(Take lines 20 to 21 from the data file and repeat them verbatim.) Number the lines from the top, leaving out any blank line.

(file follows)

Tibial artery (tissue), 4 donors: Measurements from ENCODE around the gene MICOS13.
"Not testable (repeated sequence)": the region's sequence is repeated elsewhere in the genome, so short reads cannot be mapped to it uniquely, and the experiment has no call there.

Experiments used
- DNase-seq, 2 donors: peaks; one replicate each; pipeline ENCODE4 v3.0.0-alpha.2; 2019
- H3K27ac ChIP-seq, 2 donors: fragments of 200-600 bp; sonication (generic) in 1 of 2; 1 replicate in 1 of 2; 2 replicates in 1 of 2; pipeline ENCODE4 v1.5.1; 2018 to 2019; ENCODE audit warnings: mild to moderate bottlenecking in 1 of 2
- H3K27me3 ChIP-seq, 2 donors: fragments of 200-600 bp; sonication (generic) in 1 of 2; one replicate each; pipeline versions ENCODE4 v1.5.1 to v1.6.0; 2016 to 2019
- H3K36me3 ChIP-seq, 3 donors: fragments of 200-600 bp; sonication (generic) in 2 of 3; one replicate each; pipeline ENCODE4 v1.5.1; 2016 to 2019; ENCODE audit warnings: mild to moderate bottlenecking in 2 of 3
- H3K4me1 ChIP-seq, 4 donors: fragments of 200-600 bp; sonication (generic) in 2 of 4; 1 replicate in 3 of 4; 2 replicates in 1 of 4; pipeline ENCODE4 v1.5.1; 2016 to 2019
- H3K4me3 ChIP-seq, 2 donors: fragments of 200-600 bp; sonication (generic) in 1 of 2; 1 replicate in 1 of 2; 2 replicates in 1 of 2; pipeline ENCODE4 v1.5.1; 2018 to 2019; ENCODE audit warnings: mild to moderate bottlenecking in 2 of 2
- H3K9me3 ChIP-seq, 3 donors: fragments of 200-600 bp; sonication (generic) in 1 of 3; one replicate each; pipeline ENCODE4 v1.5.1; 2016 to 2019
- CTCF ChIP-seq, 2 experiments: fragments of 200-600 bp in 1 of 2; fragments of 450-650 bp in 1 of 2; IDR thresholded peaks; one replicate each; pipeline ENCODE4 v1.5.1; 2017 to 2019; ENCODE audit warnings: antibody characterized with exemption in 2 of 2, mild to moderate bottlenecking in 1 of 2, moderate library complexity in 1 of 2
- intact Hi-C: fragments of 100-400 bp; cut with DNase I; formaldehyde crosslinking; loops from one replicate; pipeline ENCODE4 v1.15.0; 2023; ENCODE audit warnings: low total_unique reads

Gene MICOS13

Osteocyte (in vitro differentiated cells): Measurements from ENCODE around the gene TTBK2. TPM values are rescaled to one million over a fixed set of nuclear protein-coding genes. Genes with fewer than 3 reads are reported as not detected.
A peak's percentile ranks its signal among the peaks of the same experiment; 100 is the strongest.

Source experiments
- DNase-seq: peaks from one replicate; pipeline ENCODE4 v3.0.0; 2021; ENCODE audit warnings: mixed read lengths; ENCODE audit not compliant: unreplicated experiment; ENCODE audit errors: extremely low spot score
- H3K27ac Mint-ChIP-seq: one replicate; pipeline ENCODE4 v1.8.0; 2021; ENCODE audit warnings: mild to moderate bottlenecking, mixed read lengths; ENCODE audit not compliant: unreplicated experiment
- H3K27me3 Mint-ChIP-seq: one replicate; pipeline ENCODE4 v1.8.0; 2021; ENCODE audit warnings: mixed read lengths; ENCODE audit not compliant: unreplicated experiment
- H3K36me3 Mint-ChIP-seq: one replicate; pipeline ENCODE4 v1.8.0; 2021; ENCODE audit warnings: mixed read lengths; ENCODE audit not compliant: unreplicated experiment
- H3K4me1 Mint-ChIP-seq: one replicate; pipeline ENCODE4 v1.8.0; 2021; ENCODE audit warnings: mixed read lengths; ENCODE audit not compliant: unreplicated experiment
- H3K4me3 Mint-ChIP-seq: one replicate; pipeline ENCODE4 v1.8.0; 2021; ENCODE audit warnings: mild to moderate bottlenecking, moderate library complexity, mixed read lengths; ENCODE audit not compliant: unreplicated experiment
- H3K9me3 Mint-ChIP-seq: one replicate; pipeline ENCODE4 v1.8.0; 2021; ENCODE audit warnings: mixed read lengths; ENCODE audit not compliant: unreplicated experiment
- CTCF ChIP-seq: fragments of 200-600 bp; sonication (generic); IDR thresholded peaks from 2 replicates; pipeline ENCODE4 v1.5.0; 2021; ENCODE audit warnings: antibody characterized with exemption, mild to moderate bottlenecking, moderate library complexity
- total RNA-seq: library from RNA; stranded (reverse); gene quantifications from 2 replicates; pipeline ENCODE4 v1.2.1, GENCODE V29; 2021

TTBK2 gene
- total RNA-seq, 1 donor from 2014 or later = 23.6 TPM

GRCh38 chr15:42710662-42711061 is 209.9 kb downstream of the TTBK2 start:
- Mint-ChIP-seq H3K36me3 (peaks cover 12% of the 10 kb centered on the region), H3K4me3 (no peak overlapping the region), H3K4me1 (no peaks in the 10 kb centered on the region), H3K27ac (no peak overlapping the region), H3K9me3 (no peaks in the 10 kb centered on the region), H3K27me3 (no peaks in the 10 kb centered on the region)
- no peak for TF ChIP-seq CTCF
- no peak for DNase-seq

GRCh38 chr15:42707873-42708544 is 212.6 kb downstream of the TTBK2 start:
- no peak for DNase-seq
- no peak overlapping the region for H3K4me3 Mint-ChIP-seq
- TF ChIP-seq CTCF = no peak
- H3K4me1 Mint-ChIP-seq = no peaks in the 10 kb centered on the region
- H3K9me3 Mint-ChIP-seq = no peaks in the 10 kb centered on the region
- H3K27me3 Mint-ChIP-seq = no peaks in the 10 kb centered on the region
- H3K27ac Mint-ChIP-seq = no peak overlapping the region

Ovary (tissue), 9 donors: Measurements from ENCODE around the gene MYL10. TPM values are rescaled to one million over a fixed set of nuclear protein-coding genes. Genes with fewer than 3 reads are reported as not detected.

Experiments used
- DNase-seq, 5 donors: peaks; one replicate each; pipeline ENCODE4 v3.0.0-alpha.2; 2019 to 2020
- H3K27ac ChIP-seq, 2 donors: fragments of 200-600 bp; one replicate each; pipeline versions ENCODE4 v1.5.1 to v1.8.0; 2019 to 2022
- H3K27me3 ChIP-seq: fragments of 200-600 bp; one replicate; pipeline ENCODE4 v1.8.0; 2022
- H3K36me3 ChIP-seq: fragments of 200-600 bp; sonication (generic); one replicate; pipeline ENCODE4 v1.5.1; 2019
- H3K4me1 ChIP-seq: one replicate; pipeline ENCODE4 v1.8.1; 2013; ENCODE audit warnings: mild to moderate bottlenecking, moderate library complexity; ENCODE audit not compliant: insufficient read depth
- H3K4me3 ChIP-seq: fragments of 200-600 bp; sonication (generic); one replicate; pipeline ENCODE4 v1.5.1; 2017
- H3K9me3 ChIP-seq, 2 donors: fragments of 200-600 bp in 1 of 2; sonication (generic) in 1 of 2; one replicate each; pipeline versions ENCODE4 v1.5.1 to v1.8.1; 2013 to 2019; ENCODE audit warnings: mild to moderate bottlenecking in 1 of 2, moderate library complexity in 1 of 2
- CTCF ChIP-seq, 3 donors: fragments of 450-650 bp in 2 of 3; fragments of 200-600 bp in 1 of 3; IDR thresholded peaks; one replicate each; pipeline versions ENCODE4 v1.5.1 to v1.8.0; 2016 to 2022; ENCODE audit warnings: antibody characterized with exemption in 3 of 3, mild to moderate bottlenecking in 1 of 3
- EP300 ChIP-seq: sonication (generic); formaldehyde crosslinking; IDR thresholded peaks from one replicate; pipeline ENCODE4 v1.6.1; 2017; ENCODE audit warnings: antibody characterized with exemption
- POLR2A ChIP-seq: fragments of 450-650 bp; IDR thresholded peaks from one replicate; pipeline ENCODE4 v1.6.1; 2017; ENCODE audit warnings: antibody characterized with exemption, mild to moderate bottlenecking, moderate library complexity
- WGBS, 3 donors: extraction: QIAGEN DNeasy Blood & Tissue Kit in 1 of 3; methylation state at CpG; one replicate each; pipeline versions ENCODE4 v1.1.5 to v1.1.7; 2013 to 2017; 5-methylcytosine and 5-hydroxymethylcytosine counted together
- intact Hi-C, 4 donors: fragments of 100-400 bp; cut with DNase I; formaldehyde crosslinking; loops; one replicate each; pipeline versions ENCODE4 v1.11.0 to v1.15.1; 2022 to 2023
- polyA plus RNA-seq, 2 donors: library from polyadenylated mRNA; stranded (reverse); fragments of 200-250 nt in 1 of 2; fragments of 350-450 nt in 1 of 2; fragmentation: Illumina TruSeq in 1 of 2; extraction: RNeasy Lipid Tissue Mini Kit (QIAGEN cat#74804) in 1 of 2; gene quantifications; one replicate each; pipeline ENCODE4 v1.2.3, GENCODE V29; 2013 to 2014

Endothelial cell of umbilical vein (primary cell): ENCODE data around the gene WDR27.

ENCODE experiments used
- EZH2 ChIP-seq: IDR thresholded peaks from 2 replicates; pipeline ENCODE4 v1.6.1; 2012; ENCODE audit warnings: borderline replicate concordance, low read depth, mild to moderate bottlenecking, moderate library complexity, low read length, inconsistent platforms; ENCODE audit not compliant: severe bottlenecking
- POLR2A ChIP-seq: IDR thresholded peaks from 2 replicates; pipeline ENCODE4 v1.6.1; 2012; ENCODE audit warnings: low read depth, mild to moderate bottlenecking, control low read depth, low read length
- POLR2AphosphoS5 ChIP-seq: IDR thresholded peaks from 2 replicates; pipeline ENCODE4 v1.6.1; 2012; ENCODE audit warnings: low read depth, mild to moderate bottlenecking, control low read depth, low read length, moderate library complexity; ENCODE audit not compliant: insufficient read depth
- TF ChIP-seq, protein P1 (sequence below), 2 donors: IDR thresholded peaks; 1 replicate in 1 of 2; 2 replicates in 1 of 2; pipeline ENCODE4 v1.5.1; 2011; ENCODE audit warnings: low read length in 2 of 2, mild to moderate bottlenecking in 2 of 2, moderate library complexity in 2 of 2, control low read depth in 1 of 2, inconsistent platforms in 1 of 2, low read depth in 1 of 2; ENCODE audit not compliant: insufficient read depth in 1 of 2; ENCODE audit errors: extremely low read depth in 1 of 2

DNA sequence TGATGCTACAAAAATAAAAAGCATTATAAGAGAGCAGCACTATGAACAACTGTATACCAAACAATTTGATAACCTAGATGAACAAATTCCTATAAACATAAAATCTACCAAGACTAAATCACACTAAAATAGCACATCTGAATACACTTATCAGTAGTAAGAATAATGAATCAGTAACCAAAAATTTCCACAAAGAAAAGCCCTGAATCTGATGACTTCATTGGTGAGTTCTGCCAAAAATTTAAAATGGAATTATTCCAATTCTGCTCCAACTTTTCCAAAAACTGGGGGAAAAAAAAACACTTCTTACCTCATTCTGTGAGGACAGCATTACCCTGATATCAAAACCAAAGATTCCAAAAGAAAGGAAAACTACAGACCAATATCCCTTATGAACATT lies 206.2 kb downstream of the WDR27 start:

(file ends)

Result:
- H3K36me3 Mint-ChIP-seq: one replicate; pipeline ENCODE4 v1.8.0; 2021; ENCODE audit warnings: mixed read lengths; ENCODE audit not compliant: unreplicated experiment
- H3K4me1 Mint-ChIP-seq: one replicate; pipeline ENCODE4 v1.8.0; 2021; ENCODE audit warnings: mixed read lengths; ENCODE audit not compliant: unreplicated experiment